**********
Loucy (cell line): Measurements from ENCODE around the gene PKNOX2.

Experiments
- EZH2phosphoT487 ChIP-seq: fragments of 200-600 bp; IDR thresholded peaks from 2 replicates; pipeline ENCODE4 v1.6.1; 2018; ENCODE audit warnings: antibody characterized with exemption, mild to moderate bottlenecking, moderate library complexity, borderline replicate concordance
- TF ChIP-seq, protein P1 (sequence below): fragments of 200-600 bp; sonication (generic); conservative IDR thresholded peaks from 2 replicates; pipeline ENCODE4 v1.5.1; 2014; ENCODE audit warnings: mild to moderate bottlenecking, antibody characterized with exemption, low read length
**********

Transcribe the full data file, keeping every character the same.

Loucy (cell line): Measurements from ENCODE around the gene PKNOX2.

Experiments
- EZH2phosphoT487 ChIP-seq: fragments of 200-600 bp; IDR thresholded peaks from 2 replicates; pipeline ENCODE4 v1.6.1; 2018; ENCODE audit warnings: antibody characterized with exemption, mild to moderate bottlenecking, moderate library complexity, borderline replicate concordance
- TF ChIP-seq, protein P1 (sequence below): fragments of 200-600 bp; sonication (generic); conservative IDR thresholded peaks from 2 replicates; pipeline ENCODE4 v1.5.1; 2014; ENCODE audit warnings: mild to moderate bottlenecking, antibody characterized with exemption, low read length